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Am J Physiol. 1991 May;260(5 Pt 1):C1012-8.

Relationship between calcium current and cytosolic calcium in canine gastric smooth muscle cells.

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Department of Physiology, University of Nevada School of Medicine, Reno 89511.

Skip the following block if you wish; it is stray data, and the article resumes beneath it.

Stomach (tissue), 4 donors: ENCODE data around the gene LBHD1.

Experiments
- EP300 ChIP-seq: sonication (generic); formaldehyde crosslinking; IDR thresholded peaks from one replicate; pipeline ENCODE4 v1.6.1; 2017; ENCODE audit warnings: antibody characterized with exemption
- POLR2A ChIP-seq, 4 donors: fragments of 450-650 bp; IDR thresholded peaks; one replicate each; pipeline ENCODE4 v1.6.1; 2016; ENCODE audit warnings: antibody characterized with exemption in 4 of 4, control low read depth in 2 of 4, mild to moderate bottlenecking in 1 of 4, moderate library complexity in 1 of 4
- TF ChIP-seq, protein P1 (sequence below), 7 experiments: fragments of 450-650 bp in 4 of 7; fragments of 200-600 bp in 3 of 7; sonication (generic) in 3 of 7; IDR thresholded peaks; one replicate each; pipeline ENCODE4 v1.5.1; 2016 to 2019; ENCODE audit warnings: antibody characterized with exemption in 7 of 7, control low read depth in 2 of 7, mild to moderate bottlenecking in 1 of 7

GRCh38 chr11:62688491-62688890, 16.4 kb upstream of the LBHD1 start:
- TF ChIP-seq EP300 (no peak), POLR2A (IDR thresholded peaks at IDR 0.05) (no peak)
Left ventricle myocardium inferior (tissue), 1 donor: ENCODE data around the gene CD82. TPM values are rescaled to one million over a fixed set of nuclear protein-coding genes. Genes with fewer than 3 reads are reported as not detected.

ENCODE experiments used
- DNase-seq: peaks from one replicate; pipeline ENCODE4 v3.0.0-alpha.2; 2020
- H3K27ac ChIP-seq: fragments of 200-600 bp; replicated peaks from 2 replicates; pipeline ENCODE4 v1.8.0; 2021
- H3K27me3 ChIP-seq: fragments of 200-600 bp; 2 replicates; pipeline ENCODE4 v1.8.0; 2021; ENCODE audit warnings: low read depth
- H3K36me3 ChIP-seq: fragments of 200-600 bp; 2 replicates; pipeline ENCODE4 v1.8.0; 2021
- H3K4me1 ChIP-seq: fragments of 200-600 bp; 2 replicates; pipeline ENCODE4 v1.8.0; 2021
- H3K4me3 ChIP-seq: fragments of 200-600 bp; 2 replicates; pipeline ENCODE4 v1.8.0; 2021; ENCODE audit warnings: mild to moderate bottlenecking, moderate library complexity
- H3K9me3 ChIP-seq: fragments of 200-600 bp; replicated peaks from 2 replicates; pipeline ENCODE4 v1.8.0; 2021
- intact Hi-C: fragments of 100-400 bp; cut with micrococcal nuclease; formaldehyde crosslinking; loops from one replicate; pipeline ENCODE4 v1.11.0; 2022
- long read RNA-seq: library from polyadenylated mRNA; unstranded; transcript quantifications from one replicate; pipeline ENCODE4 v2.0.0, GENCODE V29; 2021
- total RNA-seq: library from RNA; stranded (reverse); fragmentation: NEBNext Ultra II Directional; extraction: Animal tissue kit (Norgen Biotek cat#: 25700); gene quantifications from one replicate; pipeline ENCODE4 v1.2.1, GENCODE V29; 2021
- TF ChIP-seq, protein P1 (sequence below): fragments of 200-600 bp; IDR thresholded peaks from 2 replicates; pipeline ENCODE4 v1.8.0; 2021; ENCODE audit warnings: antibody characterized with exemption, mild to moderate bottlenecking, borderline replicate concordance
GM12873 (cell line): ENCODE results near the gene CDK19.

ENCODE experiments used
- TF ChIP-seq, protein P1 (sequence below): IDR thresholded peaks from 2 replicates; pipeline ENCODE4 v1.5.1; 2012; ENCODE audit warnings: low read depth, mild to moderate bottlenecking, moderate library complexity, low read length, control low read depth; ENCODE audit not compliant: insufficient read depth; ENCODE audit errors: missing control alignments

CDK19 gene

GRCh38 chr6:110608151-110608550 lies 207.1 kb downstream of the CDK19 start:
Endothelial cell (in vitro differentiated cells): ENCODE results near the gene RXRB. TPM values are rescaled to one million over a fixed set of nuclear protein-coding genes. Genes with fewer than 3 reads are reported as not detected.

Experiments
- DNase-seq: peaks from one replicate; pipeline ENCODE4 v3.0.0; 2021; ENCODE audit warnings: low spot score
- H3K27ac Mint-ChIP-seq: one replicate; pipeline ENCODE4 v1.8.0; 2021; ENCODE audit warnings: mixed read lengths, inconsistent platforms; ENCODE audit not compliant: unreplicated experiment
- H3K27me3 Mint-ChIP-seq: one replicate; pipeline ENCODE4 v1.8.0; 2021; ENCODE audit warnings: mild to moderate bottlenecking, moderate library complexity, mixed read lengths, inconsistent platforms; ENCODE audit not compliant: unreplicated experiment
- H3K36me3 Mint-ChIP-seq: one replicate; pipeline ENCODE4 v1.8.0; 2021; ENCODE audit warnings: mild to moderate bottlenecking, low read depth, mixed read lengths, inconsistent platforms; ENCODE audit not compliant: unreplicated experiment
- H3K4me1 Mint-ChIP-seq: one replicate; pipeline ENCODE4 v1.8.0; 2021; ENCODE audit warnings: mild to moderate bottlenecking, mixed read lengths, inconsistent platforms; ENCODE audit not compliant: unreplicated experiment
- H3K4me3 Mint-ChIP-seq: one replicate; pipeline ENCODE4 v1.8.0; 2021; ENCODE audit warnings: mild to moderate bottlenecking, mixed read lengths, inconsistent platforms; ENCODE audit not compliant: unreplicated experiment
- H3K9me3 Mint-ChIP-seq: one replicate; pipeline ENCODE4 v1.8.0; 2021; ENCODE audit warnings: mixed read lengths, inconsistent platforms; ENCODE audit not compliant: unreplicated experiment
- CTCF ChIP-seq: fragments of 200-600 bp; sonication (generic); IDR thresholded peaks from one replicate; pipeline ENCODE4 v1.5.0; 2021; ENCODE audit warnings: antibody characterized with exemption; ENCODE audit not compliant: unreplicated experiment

We measured free intracellular Ca2+ concentration ([Ca2+]i) and Ca2+ current (ICa) simultaneously in voltage-clamped, indo-1-loaded smooth muscle cells isolated from the circular layer of the canine antrum. Resting [Ca2+]i averaged 144 +/- 20 nM in cells held at -70 mV. Depolarization positive to -50 mV elicited ICa and increased [Ca2+]i. Peak [Ca2+]i occurred between 0 and +10 mV and averaged 372 +/- 48 nM. On repolarization, [Ca2+]i decreased slowly (time constant 2-3 s) and the rate depended on the magnitude of [Ca2+]i. Cells were also voltage clamped with protocols that mimicked the upstroke and plateau phases of slow waves. With simulated plateau potentials of -55 to -45 mV, [Ca2+]i increased transiently as a result of the small transient ICa elicited by the upstroke depolarization. Sustained ICa was of sufficient magnitude with plateau depolarizations positive to -40 mV to cause a secondary rise in [Ca2+]i throughout the plateau phase. These data suggest that at the plateau potential of slow waves in situ, ICa is sufficient to cause a sustained increase in [Ca2+]i. The resulting accumulation of Ca2+ may couple the slow wave plateau to contraction and may increase the open probability of Ca(2+)-activated K channels. The latter may provide the outward current necessary to initiate repolarization.

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